The Members were reminded that the Council, at its meeting on 4th May, had passed the following motion, which had been proposed by Councillor McAteer and seconded by Councillor Magennis:
“Autism can cause significant social, communication and behavioural difficulties. The number of school age children with autism has soared in recent years. A total of 2,562 children were diagnosed as on the autistic spectrum last year across the north of Ireland. Five years previously the figure was 1,472. Children from social and economically disadvantaged backgrounds are more likely to have autism - with boys three times more likely to be diagnosed than girls.
However, in Belfast thousands of children with suspected autism are waiting up to two years to get a diagnosis from the Belfast Trust. Early diagnosis and intervention is key to the future of these children and parents are distressed that valuable time is being lost while their children remain on waiting lists.
Many parents have had no option but to pay for private assessments which cost circa £1,400. All 5 of the norths health trusts now accept private referrals and this is leading to concerns about a two-tier health system that will see children from disadvantaged backgrounds left further down the waiting lists.
This Council asserts that, whilst the pandemic has affected autism services, all children with autism deserve to have timely assessments and the vital support they need at the earliest possible stage in their development. This Council will write to the Minister for Health to ask him to take all steps necessary to immediately tackle the unacceptable waiting lists for diagnosis of autism in children and to provide the necessary supports and interventions for their development.
Furthermore, the Council also commits to doing everything it can to ensure that we play our role in providing safe, appropriate and inclusive services and facilities for children with autism”.
The Senior Democratic Services Officer reported that a response to the motion had been received from Mr. Robin Swann MLA, Minister of Health.
The Minister had stated that he was acutely aware of the extensive waiting lists for autism assessments and the challenging circumstances which this presented for children, their families and carers. He recognised that this could have an impact upon their emotional health and wellbeing and on their personal development and education and acknowledged that this was unacceptable.
He had pointed out that he had publicly expressed concern that, in light of these waiting lists, families had felt the need to seek private assessment. Whilst this was a personal decision for some families, it was a prohibitive solution for many and he did not want systems and services where families felt that they must take this route. However, this was not a situation which was unique to autism assessment and there was much work to be done to improve waiting lists to access services across Northern Ireland generally.
The Minister had explained that he had, in recent months, taken a number of steps to address the need for early intervention and greater support, in response to the challenges being experienced by individuals and families who had an autism diagnosis, or who may be waiting for an assessment. On 8th March, he had published a cross-Departmental Autism - Interim Strategy, which had set out the key priorities to be addressed in 2021 and 2022, with a focus on early intervention and improving pathways of care. The interim strategy would be supported by a range of outcome-based actions across Government departments and the health and social care sector and aligned to the Programme for Government.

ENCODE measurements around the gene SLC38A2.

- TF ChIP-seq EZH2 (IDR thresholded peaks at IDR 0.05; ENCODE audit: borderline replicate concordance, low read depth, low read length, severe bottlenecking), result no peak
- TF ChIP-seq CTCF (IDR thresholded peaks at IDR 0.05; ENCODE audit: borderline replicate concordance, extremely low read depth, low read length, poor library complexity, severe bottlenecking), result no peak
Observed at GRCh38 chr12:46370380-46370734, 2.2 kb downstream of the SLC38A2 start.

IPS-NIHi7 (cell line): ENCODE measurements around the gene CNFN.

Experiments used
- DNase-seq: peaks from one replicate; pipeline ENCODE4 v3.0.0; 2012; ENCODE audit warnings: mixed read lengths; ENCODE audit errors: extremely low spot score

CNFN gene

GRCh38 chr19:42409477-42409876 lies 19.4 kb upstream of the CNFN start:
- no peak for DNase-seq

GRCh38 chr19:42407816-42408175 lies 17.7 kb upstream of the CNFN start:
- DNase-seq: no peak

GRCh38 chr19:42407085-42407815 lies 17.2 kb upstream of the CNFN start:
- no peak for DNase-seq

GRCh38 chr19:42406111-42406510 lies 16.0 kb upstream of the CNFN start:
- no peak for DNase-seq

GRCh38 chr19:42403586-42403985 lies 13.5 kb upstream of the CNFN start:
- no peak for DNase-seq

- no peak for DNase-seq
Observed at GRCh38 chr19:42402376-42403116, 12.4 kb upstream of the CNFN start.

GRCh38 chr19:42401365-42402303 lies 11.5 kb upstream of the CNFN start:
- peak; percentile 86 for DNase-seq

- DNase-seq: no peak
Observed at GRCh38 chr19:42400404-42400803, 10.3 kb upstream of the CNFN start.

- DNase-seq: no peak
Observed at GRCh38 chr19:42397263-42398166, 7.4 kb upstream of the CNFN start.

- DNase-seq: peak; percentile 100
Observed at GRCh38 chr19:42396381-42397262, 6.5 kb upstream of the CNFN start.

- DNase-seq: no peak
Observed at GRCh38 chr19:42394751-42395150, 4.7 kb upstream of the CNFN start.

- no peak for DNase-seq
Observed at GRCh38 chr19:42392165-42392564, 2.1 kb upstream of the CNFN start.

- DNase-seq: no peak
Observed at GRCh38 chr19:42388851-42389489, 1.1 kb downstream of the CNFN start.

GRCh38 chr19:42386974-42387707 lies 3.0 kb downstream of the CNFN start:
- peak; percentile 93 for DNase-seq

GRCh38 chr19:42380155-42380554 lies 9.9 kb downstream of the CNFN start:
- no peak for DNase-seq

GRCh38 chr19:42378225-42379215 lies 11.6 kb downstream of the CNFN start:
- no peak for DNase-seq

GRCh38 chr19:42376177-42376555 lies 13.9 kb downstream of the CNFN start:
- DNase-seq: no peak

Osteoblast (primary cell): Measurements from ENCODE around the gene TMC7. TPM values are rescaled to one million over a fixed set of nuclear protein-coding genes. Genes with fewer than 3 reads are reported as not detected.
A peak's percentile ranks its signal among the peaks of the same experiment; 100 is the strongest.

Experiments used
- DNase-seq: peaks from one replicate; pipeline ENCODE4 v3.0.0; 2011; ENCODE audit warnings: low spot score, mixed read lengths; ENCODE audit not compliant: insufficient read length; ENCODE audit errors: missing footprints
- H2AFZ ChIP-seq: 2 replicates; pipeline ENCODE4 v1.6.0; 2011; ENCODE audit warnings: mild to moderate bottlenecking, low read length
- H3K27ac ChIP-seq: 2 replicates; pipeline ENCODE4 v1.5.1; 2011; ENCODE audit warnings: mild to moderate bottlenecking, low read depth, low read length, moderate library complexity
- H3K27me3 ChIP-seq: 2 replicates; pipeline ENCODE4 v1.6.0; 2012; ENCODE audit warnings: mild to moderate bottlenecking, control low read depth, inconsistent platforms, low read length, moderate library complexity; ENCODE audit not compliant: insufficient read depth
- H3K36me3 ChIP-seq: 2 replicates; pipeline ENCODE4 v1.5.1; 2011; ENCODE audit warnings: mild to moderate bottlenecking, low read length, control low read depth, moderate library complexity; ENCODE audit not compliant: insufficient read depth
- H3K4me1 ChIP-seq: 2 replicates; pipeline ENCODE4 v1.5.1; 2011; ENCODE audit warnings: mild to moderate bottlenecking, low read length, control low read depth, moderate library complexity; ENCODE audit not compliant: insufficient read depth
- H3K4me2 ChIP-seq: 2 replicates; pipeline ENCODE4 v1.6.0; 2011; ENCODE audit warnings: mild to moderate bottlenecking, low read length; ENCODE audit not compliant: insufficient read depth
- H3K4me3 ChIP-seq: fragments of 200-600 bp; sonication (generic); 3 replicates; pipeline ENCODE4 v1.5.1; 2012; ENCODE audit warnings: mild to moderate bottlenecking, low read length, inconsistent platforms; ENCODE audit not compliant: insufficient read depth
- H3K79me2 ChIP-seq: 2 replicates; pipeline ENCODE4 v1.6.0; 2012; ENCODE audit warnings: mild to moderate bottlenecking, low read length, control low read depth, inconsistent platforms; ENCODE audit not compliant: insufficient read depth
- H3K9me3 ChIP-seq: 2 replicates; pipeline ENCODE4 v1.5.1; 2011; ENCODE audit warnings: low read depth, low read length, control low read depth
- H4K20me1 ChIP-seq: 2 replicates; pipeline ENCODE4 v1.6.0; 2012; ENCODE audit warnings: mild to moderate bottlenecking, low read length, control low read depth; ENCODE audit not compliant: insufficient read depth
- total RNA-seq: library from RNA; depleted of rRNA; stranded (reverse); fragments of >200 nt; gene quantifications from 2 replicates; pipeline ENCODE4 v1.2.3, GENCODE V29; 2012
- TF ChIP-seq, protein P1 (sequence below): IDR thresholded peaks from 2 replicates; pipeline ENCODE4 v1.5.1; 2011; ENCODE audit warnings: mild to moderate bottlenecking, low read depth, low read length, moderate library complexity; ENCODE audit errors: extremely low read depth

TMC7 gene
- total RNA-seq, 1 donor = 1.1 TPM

As part of this interim Strategy, the Minister was committed to listening to those who matter, particularly autistic people, their families and carers. In support of this, the Department of Health had established an Autism Forum, comprised of people with lived experience, as well as representatives from community and voluntary sector organisations who represented them. The Forum would be tasked with informing and co-producing a longer-term autism strategy and work on this would commence later this year.
However, improving support for autistic people and those waiting for an assessment was, he had pointed out, a collective responsibility for everyone involved.
The Minister had gone on to state that he was aware that, in each Trust area, multi-agency autism forums worked in partnership to enhance understanding of autism within communities and wider society, to enable social inclusion for all. He was also aware that Mid and East Antrim Council and Armagh City, Banbridge and Craigavon Borough Council had both been working closely with representatives from autism services within their Trust areas to create autism-friendly services within their boroughs. He understood that the Belfast Health and Social Care Trust had invited the Council to participate in its multi-agency autism forum and encouraged the Council to avail of this opportunity to examine how, through partnership working, services and support could be improved for all.
The Members of the Committee agreed to recommend that, in accordance with the Council decision of 4th May, the Chief Executive exercise her delegated authority to note the response.